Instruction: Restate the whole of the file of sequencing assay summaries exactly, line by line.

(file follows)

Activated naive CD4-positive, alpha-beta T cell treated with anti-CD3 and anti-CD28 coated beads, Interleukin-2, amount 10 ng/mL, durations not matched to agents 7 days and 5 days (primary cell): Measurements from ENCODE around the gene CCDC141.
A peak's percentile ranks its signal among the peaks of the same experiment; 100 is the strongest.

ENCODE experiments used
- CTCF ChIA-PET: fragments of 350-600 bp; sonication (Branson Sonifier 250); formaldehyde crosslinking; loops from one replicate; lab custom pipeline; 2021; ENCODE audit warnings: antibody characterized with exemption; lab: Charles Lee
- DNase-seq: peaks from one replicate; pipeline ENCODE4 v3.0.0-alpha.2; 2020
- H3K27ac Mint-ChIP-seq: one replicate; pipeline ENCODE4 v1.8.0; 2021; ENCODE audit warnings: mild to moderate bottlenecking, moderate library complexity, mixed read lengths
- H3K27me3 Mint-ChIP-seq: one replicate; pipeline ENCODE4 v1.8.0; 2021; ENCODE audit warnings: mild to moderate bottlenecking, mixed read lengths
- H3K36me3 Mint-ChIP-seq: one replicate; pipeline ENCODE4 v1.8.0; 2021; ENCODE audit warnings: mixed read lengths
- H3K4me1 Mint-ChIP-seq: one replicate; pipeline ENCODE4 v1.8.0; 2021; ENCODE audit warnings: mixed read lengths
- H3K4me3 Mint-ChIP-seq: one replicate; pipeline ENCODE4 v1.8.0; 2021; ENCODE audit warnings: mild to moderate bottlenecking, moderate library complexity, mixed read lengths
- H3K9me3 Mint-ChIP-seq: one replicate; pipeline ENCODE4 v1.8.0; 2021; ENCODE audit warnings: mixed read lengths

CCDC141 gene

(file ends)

Activated naive CD4-positive, alpha-beta T cell treated with anti-CD3 and anti-CD28 coated beads, Interleukin-2, amount 10 ng/mL, durations not matched to agents 7 days and 5 days (primary cell): Measurements from ENCODE around the gene CCDC141.
A peak's percentile ranks its signal among the peaks of the same experiment; 100 is the strongest.

ENCODE experiments used
- CTCF ChIA-PET: fragments of 350-600 bp; sonication (Branson Sonifier 250); formaldehyde crosslinking; loops from one replicate; lab custom pipeline; 2021; ENCODE audit warnings: antibody characterized with exemption; lab: Charles Lee
- DNase-seq: peaks from one replicate; pipeline ENCODE4 v3.0.0-alpha.2; 2020
- H3K27ac Mint-ChIP-seq: one replicate; pipeline ENCODE4 v1.8.0; 2021; ENCODE audit warnings: mild to moderate bottlenecking, moderate library complexity, mixed read lengths
- H3K27me3 Mint-ChIP-seq: one replicate; pipeline ENCODE4 v1.8.0; 2021; ENCODE audit warnings: mild to moderate bottlenecking, mixed read lengths
- H3K36me3 Mint-ChIP-seq: one replicate; pipeline ENCODE4 v1.8.0; 2021; ENCODE audit warnings: mixed read lengths
- H3K4me1 Mint-ChIP-seq: one replicate; pipeline ENCODE4 v1.8.0; 2021; ENCODE audit warnings: mixed read lengths
- H3K4me3 Mint-ChIP-seq: one replicate; pipeline ENCODE4 v1.8.0; 2021; ENCODE audit warnings: mild to moderate bottlenecking, moderate library complexity, mixed read lengths
- H3K9me3 Mint-ChIP-seq: one replicate; pipeline ENCODE4 v1.8.0; 2021; ENCODE audit warnings: mixed read lengths

CCDC141 gene